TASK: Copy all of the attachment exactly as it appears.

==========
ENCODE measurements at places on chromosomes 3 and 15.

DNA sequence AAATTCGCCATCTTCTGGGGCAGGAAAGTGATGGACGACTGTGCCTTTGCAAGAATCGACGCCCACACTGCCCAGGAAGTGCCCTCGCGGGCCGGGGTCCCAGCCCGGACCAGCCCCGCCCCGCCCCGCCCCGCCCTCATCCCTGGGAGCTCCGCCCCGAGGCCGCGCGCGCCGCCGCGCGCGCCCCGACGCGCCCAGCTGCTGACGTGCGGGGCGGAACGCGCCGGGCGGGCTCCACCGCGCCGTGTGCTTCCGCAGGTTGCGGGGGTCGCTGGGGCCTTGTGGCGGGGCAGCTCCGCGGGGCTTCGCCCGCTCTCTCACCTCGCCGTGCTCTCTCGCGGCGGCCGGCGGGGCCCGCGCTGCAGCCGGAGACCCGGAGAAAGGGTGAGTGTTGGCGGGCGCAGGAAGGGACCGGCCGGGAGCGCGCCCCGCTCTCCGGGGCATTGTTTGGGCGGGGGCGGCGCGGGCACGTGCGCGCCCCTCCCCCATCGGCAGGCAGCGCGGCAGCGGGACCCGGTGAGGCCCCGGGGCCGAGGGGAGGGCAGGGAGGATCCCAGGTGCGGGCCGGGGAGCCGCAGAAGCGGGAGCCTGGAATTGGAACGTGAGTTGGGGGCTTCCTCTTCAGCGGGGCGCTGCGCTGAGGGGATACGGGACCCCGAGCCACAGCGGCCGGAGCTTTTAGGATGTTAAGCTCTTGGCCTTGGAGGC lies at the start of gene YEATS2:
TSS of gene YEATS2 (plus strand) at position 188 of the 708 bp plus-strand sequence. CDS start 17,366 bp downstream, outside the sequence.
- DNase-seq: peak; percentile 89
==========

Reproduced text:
ENCODE measurements at places on chromosomes 3 and 15.

DNA sequence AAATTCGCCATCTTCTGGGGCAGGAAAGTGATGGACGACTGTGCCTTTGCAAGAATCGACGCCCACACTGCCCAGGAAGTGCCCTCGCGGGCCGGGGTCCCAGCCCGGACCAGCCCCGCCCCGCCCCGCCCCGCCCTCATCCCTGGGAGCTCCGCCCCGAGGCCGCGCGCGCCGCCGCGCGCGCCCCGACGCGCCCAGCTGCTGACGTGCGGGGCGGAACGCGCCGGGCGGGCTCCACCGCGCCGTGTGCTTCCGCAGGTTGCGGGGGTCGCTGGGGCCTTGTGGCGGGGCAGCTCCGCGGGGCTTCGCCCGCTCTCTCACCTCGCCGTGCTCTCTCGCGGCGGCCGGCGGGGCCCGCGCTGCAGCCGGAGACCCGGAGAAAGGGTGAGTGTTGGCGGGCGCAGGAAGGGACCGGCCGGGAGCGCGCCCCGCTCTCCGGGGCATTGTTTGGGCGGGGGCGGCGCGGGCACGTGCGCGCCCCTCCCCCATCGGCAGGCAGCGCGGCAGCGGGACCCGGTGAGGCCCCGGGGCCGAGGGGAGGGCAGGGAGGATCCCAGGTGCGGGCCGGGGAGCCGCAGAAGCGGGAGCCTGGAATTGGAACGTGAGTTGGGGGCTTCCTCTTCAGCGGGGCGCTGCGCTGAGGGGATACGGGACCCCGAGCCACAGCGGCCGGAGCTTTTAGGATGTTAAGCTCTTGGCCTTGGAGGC lies at the start of gene YEATS2:
TSS of gene YEATS2 (plus strand) at position 188 of the 708 bp plus-strand sequence. CDS start 17,366 bp downstream, outside the sequence.
- DNase-seq: peak; percentile 89